Shabbos Parashas Vayeira

1. The Torah relates that when Lot brought guests (angels in the guise of men) into his home, the people of Sodom surrounded Lot’s house and demanded that he hand the guests over to them and allow them to abuse them. Lot urged the people not to act wickedly. The people denounced Lot, saying (Bereishis 19:9): “This one came to sojourn, and he is judging as a judge?” The Maggid analyzes the phrase “judging as a judge.” He quotes a Midrash in Bereishis Rabbah 50:5 that relates a discussion between the angels and Lot about Sodom. The angels asked Lot: “The men of this city, what are they like?” Lot replied: “Every place has its good men and its bad ones, but here the masses are bad.” The Maggid explains that the Sages are describing how the people of Sodom were much more wicked than the typical sinner. Hashem despises all sinners and views them with contempt, but He judged the men of Sodom with special harshness, viewing them as utterly abominable. Sinners come in different types. Some people sin only occasionally, when struck with a momentary attack of intense desire. Afterward they repent, regret what they did, and resolve not to do it again. A worse type of sinner is the habitual sinner: someone who is perpetually caught in the grip of desire, and continues to sin even though he knows he is sinning. The men of Sodom were worse still: They did not even see that they were sinning. Of men like these, Yeshayah declares (verse 5:20): “Woe to those who say that good is bad and bad is good.”
The men of Sodom considered their ways proper, and took steps to ensure that they would maintain them. As Shlomo HaMelech says (Mishlei 21:10): “The soul of a wicked person desires evil.” They appointed judges to enforce their evil code of conduct. The names of their five chief judges, which the Midrash in Bereishis Rabbah 50:3 records, reflects the way they judged: Keitz Sheker (Captain of Falsehood), Rav Sheker (Chief of Falsehood), Rav Mastidin (Chief of Perverted Justice), Rav Naval (Chief of Depravity), and Kla Pandeir (Kidnapper). It is to this institutionalized wickedness that Lot referred when he told the angels that the masses of Sodom are evil.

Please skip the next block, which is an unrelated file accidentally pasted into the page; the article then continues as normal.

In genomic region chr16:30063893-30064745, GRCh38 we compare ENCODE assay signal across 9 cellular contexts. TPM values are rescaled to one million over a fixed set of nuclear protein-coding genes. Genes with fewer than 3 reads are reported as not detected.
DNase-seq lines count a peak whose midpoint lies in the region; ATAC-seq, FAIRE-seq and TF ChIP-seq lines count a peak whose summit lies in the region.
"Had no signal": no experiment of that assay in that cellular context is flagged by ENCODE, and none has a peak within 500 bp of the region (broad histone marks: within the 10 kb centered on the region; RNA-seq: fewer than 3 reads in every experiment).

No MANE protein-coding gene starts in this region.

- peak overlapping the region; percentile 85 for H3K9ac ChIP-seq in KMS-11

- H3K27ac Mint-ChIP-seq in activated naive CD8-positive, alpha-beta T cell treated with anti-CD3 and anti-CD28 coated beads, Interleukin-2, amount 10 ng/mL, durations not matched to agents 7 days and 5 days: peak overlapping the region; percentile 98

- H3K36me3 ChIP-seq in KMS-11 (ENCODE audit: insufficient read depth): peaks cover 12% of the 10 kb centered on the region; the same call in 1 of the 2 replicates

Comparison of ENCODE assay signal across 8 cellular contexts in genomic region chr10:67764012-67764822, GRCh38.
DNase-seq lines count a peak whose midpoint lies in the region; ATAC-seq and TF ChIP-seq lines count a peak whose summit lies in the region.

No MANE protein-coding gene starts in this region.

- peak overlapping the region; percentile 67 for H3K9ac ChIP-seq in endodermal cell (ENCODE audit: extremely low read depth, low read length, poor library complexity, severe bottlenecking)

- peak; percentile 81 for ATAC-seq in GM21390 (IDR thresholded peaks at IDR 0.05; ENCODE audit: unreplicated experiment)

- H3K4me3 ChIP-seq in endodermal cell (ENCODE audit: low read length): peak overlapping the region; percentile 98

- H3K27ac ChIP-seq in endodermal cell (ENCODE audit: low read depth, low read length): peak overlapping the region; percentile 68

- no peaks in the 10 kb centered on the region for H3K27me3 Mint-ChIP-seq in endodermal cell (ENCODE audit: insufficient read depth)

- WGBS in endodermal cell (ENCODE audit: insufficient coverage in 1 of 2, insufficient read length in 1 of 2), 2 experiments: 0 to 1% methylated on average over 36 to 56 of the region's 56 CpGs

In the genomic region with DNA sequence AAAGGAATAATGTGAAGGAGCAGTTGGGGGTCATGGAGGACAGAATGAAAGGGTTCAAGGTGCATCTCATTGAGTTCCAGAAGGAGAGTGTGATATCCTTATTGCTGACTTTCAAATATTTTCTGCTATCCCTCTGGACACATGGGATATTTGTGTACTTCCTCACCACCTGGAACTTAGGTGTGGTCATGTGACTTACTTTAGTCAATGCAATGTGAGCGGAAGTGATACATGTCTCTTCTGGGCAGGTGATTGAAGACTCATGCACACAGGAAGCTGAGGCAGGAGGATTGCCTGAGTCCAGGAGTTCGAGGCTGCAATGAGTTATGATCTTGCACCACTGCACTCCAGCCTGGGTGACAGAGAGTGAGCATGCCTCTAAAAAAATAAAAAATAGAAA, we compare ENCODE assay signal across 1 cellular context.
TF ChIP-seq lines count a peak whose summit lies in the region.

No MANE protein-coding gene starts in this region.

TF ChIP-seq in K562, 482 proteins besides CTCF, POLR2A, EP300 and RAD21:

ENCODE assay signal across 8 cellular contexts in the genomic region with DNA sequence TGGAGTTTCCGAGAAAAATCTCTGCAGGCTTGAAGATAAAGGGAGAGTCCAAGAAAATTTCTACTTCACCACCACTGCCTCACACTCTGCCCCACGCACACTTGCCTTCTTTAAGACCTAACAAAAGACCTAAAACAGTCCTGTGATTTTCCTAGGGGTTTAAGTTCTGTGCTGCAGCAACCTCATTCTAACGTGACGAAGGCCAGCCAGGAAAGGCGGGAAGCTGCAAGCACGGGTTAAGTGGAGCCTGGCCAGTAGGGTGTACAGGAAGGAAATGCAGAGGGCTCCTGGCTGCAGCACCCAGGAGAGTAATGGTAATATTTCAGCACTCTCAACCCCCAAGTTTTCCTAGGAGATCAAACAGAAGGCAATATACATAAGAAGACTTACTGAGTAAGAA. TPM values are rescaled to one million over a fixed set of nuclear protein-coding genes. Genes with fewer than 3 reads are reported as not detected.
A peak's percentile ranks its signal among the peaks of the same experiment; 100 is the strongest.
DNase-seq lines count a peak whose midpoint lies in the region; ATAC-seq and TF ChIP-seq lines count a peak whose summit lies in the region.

Now, on the very day that the angels came to Sodom, Lot had been appointed as a judge. He was expected to enforce Sodom’s evil code of conduct just like the other judges of Sodom. Afterward, the angels came, and Lot brought them into his house. The townspeople then came on the scene, seeking to abuse these visitors, in accord with Sodom’s code of conduct. But Lot kept them from doing so. The townspeople exclaimed: “This one came to sojourn, and he is judging as a judge? He wants to replace our established laws with new ones, based on what people in other places consider just. How dare he act as a judge of our system of justice!”
2. When the angels rescued Lot and his family from the destruction of Sodom, they told them not to look back. Lot’s wife disobeyed this instruction and was turned into a pillar of salt. The Maggid explains this matter as follows. The order to Lot and his family not to look back as they left Sodom had a distinct purpose: It gave them the chance to earn the merit that would enable them to escape to safety. The angels had come and told Lot that Sodom, a physically magnificent city, was going to be gutted on the next day and turned into a pile of rubble. To believe this message required great faith. Indeed, as the Torah states, Lot’s sons-in-law ridiculed the message and ignored it. The Midrash in Bereishis Rabbah 50:9 elaborates, recording what they said: “The city is full of music and rejoicing; it is not going to be suddenly destroyed.” Thus, the fact that Lot believed the message was a great merit for him. Yet, it was not certain that he believed the message with complete conviction; perhaps he had doubts, and was heeding the angels’ instructions only to be on the safe side, just in case the prediction was true. He therefore was tested by being ordered not to look back as he left, so he could not check whether Sodom had really been destroyed. Lot’s wife, in fact, doubted the angels’ prediction, and it was only to be on the safe side that she joined Lot as he left the city. She therefore constantly looked back to see whether the prediction had come true. Due to her lack of faith, she did not deserve to escape to safety, and so she was turned into a pillar of salt.
David Zucker, Site Administrator

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